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From August 8 to August 24, 2005, the Thunder Bay National Marine Sanctuary conducted fieldwork, funded in part by NOAA’s Office of Exploration, to document deepwater shipwrecks located in the sanctuary.  

Under the direction of Russ Green, principal investigator and program and operations coordinator at Thunder National Marine Sanctuary, an experienced team of technical divers and archaeologists investigated two sites: an unidentified schooner located by Dr. Robert Ballard’s Institure for Exploration (IFE) in 2001; and a wooden passenger steamer, Pewabic, that sank in 1865 under mysterious circumstances. The field team, compromised of professionals from Thunder Bay National Marine Sanctuary, East Carolina University, NOAA Maritime Archaeology Center, NOAA  Undersea Research Center (NURC) at University of North Carolina-Wilmington, and NURC at University of Connecticut-Avery Point, used innovative mapping and photomosaic techniques to record these wrecks.

Due to the water pressure and risks of breathing compressed gas, deepwater archaeologists do not have the time to map a wreck using conventional “slate-and-pencil” techniques.  So they use an efficient and highly effective method, called photomosaic, to acquire the necessary data in the quickest and safest amount of time.  Photomosaic technique involves one researcher taking video of the wreck along pre-determined transects and at a specific height above the target (e.g. twenty feet above the main deck of the wreck).  To achieve maximum coverage of the wreck, this diver is towed through the water column by another navigating an underwater scooter.  The resulting video is converted to still images that is then further worked into a mosaic of the shipwreck.  To establish scale, diagnostic measurements are taken from a baseline by other members of the team.  The collected data is combined to form a photographic site map that may be applied toward answering research questions and educating the public about shipwreck preservation through interactive media like the internet.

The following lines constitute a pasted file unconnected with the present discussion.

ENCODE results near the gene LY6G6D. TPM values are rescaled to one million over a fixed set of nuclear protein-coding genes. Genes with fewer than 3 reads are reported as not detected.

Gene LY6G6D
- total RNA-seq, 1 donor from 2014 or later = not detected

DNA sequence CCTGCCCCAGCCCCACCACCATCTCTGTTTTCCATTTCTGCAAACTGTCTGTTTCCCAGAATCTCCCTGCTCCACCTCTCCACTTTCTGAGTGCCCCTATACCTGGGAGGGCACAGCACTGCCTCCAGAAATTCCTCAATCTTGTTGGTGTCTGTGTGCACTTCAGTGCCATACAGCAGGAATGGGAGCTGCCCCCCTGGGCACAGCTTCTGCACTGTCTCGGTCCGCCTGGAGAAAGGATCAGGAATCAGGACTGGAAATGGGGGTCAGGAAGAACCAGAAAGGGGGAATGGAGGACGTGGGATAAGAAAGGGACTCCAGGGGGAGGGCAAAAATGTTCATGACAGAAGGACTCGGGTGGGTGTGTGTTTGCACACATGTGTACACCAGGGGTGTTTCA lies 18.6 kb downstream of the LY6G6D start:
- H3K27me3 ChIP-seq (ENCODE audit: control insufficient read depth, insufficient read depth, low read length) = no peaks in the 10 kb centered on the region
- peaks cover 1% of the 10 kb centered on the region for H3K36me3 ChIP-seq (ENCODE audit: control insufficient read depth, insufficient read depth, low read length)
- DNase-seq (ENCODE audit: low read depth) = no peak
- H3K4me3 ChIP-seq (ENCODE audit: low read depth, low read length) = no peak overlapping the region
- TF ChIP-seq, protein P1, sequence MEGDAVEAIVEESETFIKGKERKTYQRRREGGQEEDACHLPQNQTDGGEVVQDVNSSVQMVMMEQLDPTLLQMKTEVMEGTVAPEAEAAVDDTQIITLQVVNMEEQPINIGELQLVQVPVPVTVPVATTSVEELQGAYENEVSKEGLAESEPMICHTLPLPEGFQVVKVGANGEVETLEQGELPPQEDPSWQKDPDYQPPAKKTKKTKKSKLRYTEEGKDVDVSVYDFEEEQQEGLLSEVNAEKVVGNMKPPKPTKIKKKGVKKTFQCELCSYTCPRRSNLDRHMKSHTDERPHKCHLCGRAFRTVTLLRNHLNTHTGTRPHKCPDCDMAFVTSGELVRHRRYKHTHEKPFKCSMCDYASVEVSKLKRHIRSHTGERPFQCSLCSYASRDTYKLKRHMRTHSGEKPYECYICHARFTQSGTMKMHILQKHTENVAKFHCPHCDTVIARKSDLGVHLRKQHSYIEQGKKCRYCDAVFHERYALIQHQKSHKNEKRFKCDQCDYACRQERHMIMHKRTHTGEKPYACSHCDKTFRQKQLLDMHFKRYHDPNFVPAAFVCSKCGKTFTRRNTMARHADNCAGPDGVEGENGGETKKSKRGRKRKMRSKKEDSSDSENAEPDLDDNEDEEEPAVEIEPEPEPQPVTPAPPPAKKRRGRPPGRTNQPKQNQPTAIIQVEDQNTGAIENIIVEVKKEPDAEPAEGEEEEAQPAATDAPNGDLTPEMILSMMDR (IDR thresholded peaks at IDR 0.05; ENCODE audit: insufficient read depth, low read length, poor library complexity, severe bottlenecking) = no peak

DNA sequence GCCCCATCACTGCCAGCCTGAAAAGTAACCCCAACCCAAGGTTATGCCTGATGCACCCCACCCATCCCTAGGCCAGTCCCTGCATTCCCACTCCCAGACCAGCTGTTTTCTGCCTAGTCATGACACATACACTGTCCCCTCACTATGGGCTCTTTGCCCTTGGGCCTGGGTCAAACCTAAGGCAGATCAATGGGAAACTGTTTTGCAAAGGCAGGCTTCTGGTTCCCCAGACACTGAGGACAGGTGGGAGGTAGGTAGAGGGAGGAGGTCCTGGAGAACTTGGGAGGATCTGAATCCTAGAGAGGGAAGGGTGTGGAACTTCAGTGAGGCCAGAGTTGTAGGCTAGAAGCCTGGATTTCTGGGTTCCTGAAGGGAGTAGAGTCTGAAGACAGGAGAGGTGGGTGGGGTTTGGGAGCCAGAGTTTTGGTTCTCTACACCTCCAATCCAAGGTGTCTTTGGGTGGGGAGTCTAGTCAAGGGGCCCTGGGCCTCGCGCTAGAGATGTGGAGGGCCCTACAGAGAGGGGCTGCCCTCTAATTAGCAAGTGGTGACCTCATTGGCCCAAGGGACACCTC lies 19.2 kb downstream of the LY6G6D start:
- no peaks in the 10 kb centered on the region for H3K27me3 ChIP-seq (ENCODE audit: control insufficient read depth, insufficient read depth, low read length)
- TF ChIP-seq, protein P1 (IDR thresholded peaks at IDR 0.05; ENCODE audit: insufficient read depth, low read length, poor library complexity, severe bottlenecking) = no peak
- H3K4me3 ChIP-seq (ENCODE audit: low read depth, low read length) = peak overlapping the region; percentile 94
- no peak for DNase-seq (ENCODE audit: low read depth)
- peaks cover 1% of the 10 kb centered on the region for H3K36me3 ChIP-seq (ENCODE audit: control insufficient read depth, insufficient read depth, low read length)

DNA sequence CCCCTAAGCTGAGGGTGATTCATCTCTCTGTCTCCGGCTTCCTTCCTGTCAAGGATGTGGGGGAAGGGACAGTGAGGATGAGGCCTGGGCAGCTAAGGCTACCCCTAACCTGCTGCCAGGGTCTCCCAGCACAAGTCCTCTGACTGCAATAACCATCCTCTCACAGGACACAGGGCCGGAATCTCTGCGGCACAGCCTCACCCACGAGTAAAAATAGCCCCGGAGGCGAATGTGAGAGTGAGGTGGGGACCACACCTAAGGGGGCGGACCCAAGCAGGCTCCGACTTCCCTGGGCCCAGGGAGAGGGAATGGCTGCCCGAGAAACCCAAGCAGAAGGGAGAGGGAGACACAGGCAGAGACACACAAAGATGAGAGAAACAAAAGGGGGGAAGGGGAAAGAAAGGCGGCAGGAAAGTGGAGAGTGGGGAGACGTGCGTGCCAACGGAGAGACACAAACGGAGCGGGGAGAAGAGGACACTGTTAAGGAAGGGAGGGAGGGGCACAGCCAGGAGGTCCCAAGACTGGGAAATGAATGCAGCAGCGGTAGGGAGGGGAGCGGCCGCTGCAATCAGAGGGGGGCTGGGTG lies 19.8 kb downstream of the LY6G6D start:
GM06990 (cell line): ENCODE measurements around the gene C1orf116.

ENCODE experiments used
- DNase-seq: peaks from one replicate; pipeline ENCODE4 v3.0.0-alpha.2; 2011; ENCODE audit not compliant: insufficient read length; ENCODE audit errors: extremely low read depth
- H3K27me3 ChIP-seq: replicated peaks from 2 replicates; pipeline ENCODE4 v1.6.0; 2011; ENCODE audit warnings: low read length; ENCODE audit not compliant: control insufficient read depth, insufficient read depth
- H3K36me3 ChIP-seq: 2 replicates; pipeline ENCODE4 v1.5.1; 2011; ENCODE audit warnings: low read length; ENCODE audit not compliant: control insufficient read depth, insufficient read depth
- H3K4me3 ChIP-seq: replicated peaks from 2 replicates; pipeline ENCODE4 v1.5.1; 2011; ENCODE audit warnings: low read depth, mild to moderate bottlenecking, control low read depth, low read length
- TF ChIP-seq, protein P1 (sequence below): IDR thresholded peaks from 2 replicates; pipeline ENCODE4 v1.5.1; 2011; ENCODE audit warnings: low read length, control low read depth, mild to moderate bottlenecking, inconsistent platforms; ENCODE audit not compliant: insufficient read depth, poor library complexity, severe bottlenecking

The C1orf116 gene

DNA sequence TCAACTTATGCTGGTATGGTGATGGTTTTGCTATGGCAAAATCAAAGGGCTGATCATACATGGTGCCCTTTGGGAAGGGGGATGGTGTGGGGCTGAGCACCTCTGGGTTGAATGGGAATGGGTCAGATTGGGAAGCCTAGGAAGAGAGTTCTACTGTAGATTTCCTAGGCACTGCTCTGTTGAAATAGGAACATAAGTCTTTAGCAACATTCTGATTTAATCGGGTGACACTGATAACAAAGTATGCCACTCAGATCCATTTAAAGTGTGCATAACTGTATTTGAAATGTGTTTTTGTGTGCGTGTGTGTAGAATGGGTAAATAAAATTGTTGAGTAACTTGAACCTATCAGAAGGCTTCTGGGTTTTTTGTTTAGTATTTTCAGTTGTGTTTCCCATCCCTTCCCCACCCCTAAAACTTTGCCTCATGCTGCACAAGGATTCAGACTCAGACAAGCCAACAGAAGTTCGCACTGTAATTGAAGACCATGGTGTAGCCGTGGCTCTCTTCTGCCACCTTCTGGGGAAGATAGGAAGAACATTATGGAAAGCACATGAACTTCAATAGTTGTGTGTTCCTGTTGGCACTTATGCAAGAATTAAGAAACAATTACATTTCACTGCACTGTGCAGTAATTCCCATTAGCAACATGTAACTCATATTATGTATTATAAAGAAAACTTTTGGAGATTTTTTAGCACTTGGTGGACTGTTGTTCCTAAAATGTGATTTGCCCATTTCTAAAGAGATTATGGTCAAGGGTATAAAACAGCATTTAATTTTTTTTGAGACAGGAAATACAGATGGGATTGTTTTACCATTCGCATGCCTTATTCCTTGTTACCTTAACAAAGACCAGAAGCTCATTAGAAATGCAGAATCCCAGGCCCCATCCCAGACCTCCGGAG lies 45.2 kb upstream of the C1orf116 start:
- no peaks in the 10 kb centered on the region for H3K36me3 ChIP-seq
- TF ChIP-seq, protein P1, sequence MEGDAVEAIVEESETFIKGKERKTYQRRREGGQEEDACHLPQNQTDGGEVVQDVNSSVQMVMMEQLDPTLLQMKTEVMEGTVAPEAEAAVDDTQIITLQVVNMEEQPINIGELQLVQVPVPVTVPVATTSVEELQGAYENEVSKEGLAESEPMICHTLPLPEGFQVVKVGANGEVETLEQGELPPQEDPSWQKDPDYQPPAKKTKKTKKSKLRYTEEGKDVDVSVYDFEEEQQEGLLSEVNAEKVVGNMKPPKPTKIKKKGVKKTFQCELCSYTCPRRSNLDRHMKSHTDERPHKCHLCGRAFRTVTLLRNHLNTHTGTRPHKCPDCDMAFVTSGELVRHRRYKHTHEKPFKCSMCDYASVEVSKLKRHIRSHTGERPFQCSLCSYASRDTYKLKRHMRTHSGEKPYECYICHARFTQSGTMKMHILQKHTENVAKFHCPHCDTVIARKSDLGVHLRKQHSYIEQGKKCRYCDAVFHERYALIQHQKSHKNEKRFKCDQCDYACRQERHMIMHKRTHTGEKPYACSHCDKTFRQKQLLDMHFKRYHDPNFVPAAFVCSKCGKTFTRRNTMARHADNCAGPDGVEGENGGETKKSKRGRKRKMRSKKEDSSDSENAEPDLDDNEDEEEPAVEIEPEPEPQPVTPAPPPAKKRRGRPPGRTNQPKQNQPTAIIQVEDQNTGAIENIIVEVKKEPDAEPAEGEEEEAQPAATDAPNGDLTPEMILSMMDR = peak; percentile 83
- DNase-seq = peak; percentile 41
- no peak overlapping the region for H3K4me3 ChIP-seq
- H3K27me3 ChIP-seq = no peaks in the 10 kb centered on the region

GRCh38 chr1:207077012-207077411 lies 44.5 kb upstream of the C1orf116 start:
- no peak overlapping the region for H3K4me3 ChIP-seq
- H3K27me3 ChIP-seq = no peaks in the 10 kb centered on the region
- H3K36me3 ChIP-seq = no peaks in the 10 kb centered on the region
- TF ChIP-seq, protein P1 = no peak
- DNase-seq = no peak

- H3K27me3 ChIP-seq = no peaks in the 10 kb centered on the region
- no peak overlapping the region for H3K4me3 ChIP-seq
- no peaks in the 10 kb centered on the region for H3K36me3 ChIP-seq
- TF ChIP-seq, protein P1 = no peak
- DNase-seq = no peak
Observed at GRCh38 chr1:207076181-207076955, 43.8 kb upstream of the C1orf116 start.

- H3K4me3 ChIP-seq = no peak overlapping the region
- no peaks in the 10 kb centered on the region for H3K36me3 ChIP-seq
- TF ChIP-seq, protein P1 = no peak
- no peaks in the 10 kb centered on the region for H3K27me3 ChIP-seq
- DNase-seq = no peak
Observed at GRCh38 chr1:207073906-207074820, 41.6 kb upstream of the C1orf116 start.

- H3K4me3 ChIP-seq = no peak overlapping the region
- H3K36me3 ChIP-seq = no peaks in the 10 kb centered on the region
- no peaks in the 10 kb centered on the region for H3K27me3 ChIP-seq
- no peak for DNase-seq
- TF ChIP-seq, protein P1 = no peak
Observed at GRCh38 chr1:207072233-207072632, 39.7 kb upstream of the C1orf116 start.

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Diver preparing to enter the water. (Photo: Jeff Godfrey - NURC/UCONN)

Work began on the unidentified shipwreck, a two-masted schooner presently called, “Target 7.”  Resting in 160 feet of water, this shipwreck was recently located by IFE, making it possible for archaeologists to study a shipwreck before major site disturbance has occurred.  It also offers the opportunity for demonstrating how a government entity like TBNMS can effectively document and manage a shipwreck site while also encouraging responsible public access.